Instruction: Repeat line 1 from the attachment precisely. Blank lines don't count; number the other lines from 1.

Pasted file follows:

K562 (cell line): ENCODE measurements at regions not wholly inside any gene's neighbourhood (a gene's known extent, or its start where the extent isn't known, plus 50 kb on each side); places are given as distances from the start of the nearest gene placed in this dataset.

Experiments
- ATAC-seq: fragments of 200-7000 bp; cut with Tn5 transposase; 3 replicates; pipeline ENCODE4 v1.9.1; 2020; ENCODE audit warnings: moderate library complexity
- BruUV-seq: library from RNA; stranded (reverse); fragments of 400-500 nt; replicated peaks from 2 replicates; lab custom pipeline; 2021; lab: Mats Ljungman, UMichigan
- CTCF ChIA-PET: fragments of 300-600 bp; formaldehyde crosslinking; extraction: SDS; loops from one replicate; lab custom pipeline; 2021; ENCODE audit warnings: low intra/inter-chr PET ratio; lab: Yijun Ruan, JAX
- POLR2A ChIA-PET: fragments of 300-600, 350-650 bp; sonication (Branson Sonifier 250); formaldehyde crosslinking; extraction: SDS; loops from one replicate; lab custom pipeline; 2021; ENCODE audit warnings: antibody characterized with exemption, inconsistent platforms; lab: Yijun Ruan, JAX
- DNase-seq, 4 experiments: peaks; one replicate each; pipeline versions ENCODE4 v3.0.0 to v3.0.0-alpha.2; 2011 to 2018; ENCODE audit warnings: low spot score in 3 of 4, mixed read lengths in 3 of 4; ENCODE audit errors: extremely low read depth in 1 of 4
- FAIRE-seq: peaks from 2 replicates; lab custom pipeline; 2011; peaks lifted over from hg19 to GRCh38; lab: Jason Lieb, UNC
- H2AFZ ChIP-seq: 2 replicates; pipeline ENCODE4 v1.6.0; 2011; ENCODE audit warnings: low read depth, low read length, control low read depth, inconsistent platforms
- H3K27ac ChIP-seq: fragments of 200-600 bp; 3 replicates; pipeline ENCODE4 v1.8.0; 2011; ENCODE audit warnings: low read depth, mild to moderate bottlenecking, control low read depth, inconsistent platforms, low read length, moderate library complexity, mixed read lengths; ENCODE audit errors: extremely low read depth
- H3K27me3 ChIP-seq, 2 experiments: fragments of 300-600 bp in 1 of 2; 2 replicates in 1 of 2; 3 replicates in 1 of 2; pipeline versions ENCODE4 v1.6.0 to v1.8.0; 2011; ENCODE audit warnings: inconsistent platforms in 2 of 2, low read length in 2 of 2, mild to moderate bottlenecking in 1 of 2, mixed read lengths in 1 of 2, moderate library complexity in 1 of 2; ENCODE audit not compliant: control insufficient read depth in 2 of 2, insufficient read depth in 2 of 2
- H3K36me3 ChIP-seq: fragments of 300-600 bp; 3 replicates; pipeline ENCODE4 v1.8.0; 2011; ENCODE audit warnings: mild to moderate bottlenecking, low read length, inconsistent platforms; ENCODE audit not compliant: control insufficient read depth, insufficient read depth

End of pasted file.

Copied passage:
K562 (cell line): ENCODE measurements at regions not wholly inside any gene's neighbourhood (a gene's known extent, or its start where the extent isn't known, plus 50 kb on each side); places are given as distances from the start of the nearest gene placed in this dataset.